P. Valensi , F. Extramiana , C. Lange , M. Cailleau , A. Haggui , P. Maison Blanche , J. Tichet and B. Balkau
  Objectives  To evaluate in a general population, the relationships between dysglycaemia, insulin resistance and metabolic variables, and heart rate, heart rate recovery and heart rate variability.

Methods  Four hundred and forty-seven participants in the Data from an Epidemiological Study on the Insulin Resistance syndrome (DESIR) study were classified according to glycaemic status over the preceding 9 years. All were free of self-reported cardiac antecedents and were not taking drugs which alter heart rate. During five consecutive periods: rest, deep breathing, recovery, rest and lying to standing, heart rate and heart rate varability were evaluated and compared by ANCOVA and trend tests across glycaemic classes. Spearman correlation coefficients quantified the relations between cardio-metabolic risk factors, heart rate and heart rate varability.

Results  Heart rate differed between glycaemic groups, except during deep breathing. Between rest and deep-breathing periods, patients with diabetes had a lower increase in heart rate than others (Ptrend < 0.01); between deep breathing and recovery, the heart rate of patients with diabetes continued to increase, for others, heart rate decreased (Ptrend < 0.009). Heart rate was correlated with capillary glucose and triglycerides during the five test periods. Heart rate variability differed according to glycaemic status, especially during the recovery period. After age, sex and BMI adjustment, heart rate variability was correlated with triglycerides at two test periods. Change in heart rate between recovery and deep breathing was negatively correlated with heart rate variability at rest, (r = −0.113, P < 0.05): lower resting heart rate variability was associated with heart rate acceleration.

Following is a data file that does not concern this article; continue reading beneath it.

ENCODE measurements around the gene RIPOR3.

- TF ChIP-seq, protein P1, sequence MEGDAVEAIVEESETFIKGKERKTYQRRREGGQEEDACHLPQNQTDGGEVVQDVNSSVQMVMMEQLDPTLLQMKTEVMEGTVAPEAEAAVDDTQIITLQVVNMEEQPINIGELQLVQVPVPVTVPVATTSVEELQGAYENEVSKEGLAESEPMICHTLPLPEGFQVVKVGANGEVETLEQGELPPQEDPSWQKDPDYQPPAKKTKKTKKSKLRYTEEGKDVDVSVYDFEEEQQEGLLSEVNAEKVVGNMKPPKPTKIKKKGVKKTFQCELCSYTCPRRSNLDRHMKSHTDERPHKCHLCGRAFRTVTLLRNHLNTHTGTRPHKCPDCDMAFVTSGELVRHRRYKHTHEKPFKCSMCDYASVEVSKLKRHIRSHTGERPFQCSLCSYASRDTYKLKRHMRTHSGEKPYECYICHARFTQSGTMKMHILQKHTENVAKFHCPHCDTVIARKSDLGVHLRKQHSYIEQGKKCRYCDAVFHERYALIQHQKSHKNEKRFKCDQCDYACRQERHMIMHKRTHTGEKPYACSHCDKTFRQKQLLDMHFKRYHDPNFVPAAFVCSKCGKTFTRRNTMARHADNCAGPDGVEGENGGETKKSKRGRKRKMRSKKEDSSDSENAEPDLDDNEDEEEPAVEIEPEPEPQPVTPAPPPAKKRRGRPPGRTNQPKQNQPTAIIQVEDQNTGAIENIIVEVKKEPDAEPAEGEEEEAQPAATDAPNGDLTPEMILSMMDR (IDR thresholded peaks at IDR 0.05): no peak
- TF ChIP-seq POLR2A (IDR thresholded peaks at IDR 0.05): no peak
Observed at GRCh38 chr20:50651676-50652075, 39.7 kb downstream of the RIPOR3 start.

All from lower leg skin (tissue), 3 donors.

Conclusions  Heart rate, but not heart rate variability, was associated with glycaemic status and capillary glucose. After deep breathing, heart rate recovery was altered in patients with known diabetes and was associated with reduced heart rate variability. Being overweight was a major correlate of heart rate variability.